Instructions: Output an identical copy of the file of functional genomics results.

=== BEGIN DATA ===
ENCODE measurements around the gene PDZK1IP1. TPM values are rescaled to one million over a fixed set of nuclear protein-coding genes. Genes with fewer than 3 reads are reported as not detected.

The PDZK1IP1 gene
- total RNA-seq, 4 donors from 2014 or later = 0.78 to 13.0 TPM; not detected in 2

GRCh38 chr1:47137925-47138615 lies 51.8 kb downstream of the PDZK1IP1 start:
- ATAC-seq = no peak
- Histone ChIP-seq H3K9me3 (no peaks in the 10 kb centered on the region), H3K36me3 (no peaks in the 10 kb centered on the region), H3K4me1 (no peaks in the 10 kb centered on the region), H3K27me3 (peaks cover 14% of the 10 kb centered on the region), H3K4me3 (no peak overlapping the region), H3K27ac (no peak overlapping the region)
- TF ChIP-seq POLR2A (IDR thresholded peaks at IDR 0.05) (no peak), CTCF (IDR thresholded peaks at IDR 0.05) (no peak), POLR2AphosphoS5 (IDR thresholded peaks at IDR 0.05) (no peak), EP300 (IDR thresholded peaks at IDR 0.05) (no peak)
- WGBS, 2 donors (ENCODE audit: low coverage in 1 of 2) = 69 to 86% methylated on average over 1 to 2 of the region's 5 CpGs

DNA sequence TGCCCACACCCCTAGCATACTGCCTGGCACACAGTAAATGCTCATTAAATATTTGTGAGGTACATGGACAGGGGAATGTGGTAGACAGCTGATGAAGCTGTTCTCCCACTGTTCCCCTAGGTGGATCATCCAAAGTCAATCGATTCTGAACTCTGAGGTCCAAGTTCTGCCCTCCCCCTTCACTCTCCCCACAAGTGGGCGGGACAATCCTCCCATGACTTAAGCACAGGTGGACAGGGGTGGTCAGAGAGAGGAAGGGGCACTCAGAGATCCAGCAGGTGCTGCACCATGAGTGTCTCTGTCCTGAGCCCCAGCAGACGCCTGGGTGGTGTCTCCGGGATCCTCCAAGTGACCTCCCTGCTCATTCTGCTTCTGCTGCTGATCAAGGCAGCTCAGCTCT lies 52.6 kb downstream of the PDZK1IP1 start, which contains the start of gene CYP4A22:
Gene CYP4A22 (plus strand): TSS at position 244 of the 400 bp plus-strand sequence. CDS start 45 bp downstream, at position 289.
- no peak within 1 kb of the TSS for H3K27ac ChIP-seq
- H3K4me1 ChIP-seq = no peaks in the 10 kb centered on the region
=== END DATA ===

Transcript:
ENCODE measurements around the gene PDZK1IP1. TPM values are rescaled to one million over a fixed set of nuclear protein-coding genes. Genes with fewer than 3 reads are reported as not detected.

The PDZK1IP1 gene
- total RNA-seq, 4 donors from 2014 or later = 0.78 to 13.0 TPM; not detected in 2

GRCh38 chr1:47137925-47138615 lies 51.8 kb downstream of the PDZK1IP1 start:
- ATAC-seq = no peak
- Histone ChIP-seq H3K9me3 (no peaks in the 10 kb centered on the region), H3K36me3 (no peaks in the 10 kb centered on the region), H3K4me1 (no peaks in the 10 kb centered on the region), H3K27me3 (peaks cover 14% of the 10 kb centered on the region), H3K4me3 (no peak overlapping the region), H3K27ac (no peak overlapping the region)
- TF ChIP-seq POLR2A (IDR thresholded peaks at IDR 0.05) (no peak), CTCF (IDR thresholded peaks at IDR 0.05) (no peak), POLR2AphosphoS5 (IDR thresholded peaks at IDR 0.05) (no peak), EP300 (IDR thresholded peaks at IDR 0.05) (no peak)
- WGBS, 2 donors (ENCODE audit: low coverage in 1 of 2) = 69 to 86% methylated on average over 1 to 2 of the region's 5 CpGs

DNA sequence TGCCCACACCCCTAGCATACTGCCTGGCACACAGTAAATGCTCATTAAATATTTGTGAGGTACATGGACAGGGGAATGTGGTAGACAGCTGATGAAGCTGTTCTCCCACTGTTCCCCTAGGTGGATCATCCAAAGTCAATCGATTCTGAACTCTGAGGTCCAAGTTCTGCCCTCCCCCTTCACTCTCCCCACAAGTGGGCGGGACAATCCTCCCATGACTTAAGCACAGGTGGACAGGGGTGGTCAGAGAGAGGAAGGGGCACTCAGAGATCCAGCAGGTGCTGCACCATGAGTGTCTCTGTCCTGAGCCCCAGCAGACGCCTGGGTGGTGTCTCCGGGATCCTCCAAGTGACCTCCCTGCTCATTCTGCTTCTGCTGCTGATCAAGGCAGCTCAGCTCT lies 52.6 kb downstream of the PDZK1IP1 start, which contains the start of gene CYP4A22:
Gene CYP4A22 (plus strand): TSS at position 244 of the 400 bp plus-strand sequence. CDS start 45 bp downstream, at position 289.
- no peak within 1 kb of the TSS for H3K27ac ChIP-seq
- H3K4me1 ChIP-seq = no peaks in the 10 kb centered on the region